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Thread: Some Help

  1. #21
    Guild Apprentice crackerjake's Avatar
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    You know what? Screw it, I'm just going to have the underground river emerge in the forest and go into the sea. I don't see any problems with it, and it's not as if the river can't have another one branch off from it to a pond or something.
    It works, nothing says it won't work, and it's flexible. I like it.

    Thanks for the help, guys!
    I'll be sure to drop by more often as I work on more maps for future sessions and campaigns!

  2. #22
      Nomadic is offline
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    Quote Originally Posted by crackerjake
    Hmm, I've just thought up of something else. How big does a spring have to be before it turns into a pond? I was thinking about how ridiculous it would be for a large river to have its source at a small spring.
    It's not ridiculous at all. Most headwaters are very small. They get bigger as the river flows along the drainage basin and picks up more water. The headwaters of the mississippi (a river that in some places is over 5 miles wide) are small enough that you can walk across.

    Last edited by Nomadic; 01-26-2009 at 10:17 PM.

  3. #23
    Guild Apprentice crackerjake's Avatar
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    Sorry to bug you guys again, but I've another question, this one concerning marshes and swamps:

    1) Could a swamp/mere/marsh be located on or close to a shore? Not like the Everglades, but closer.

    One of my friends REALLY likes swamps, and after a bit of thought, I had some ideas for a couple of good plot hooks. Trolls and trouble go hand in hand, ya know?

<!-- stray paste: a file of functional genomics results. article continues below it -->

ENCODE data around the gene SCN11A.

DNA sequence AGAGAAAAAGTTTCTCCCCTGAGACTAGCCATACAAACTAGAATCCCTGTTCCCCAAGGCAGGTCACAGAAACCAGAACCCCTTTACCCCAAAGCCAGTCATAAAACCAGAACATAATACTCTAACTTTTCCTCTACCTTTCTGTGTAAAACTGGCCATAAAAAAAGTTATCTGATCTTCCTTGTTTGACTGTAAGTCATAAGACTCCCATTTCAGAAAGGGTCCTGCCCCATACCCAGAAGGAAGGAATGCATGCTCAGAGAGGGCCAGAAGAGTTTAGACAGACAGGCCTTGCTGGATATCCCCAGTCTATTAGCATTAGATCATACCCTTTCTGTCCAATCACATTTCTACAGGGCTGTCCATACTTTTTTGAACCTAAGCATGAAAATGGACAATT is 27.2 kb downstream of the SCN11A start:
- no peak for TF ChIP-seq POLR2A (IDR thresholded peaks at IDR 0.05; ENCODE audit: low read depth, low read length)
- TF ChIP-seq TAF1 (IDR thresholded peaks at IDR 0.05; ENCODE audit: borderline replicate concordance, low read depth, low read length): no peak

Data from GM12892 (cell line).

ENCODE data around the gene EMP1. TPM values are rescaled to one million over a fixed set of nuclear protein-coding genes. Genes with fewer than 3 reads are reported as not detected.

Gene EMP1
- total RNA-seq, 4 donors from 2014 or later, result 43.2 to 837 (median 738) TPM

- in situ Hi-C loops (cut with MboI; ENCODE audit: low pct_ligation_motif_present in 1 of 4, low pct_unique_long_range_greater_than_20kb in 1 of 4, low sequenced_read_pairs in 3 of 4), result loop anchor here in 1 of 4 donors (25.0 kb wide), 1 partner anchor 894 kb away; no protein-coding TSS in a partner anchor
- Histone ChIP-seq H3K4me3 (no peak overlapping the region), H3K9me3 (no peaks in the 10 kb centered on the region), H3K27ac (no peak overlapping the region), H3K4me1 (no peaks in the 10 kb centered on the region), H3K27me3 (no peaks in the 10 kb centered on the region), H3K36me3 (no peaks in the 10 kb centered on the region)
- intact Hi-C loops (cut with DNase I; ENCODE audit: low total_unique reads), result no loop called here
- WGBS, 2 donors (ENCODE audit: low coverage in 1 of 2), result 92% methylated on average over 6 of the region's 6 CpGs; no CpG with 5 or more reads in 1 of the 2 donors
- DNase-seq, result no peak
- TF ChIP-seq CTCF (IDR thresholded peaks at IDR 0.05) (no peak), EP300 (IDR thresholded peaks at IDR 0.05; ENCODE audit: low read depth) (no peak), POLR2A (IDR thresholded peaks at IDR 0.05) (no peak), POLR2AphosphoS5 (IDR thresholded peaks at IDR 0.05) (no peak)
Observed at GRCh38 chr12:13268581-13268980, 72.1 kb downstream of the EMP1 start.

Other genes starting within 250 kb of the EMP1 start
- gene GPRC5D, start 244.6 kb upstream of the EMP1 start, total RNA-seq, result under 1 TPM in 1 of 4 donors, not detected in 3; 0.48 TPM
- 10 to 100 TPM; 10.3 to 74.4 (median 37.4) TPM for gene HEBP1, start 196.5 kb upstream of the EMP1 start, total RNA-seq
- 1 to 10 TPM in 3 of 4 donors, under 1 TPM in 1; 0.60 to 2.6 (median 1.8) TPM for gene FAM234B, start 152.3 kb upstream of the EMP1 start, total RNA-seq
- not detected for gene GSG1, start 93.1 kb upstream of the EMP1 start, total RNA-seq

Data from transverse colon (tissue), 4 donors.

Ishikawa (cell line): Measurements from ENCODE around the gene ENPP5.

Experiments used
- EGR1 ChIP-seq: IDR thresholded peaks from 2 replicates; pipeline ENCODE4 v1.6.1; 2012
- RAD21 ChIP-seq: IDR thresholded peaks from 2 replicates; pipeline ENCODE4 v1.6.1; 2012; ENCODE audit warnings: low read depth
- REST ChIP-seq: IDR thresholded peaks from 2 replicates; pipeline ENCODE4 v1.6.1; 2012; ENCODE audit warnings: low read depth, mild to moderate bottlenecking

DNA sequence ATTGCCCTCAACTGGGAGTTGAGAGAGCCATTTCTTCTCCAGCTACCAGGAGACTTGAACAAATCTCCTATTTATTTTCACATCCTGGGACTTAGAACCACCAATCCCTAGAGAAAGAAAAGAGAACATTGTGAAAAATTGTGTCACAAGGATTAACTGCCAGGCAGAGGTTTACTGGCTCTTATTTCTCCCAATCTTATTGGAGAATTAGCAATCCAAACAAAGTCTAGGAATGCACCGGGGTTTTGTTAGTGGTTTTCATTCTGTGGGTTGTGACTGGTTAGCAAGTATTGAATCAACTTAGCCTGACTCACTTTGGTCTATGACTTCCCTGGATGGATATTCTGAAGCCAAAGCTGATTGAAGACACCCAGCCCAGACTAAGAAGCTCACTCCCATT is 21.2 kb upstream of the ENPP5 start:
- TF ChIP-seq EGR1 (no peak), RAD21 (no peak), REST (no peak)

4. #24
      Nomadic is offline
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    Quote Originally Posted by crackerjake View Post
    Sorry to bug you guys again, but I've another question, this one concerning marshes and swamps:

    1) Could a swamp/mere/marsh be located on or close to a shore? Not like the Everglades, but closer.

    One of my friends REALLY likes swamps, and after a bit of thought, I had some ideas for a couple of good plot hooks. Trolls and trouble go hand in hand, ya know?
    I don't see why not, the only requirement for something to be a swamp is for there to be oversaturated soil and standing pools of water. If you had a calm enough area (a strong ocean would probably destroy a shoreline swamp) such as a sheltered bay I could see it having a swampy shore.

    Edit: Yep they do, they are called salt marshes. They are grasses and algaes though since most plants can't handle brackish water. Though if you had a river draining into the salt marsh you could have a full on swamp with trees a bit farther inland. Of course if this is on the shore of a lake then sure you could have a swamp right up to the lake edge.
    Last edited by Nomadic; 01-30-2009 at 02:33 AM.

  5. #25
    Community Leader Facebook Connected Steel General's Avatar
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    The bayou's of Lousiana go right up to the gulf coast don't they? They're basically swamps...
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  6. #26
      Karro is offline
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    What they said. The answer is yes.

    My wife and I honeymooned on an island off South Carolina. The sheltered side of the island (toward the mainland, away from the ocean) was mostly salt and tidal marsh. The inland of the island was similarly swampy (though in the island interior it was freshwater). I would suspect that on the mainland, where the land is sheltered by these barrier island we would see similar salt and tidal marshes with freshwater swamps spreading out from there.
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  7. #27
    Guild Apprentice crackerjake's Avatar
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    Ah, this is good news. Now, for question #2:

    What kind of features would accompany a salty or tidal marsh?

    When I say features, I mean what kinds of plants, the surrounding geography required, etc.


    I know it seems like I'm being lazy and using you guys instead of Google or Wikipedia, but information seems to be a bit lacking for some like me who has very little geographical logic :p